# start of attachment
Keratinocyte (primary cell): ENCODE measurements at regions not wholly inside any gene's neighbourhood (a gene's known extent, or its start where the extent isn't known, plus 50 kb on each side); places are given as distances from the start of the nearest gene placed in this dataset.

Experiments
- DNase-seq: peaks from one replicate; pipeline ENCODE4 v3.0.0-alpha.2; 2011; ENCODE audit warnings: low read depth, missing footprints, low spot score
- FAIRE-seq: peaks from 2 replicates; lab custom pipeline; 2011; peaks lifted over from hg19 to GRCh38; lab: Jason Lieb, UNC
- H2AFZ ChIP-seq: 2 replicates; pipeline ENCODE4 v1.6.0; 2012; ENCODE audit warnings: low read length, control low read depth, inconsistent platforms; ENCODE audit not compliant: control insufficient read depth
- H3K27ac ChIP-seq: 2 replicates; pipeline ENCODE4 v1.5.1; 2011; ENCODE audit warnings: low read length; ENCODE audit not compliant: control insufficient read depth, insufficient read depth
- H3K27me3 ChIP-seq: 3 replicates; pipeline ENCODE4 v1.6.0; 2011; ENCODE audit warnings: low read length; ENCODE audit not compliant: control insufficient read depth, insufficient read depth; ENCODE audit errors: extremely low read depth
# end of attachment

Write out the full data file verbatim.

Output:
Keratinocyte (primary cell): ENCODE measurements at regions not wholly inside any gene's neighbourhood (a gene's known extent, or its start where the extent isn't known, plus 50 kb on each side); places are given as distances from the start of the nearest gene placed in this dataset.

Experiments
- DNase-seq: peaks from one replicate; pipeline ENCODE4 v3.0.0-alpha.2; 2011; ENCODE audit warnings: low read depth, missing footprints, low spot score
- FAIRE-seq: peaks from 2 replicates; lab custom pipeline; 2011; peaks lifted over from hg19 to GRCh38; lab: Jason Lieb, UNC
- H2AFZ ChIP-seq: 2 replicates; pipeline ENCODE4 v1.6.0; 2012; ENCODE audit warnings: low read length, control low read depth, inconsistent platforms; ENCODE audit not compliant: control insufficient read depth
- H3K27ac ChIP-seq: 2 replicates; pipeline ENCODE4 v1.5.1; 2011; ENCODE audit warnings: low read length; ENCODE audit not compliant: control insufficient read depth, insufficient read depth
- H3K27me3 ChIP-seq: 3 replicates; pipeline ENCODE4 v1.6.0; 2011; ENCODE audit warnings: low read length; ENCODE audit not compliant: control insufficient read depth, insufficient read depth; ENCODE audit errors: extremely low read depth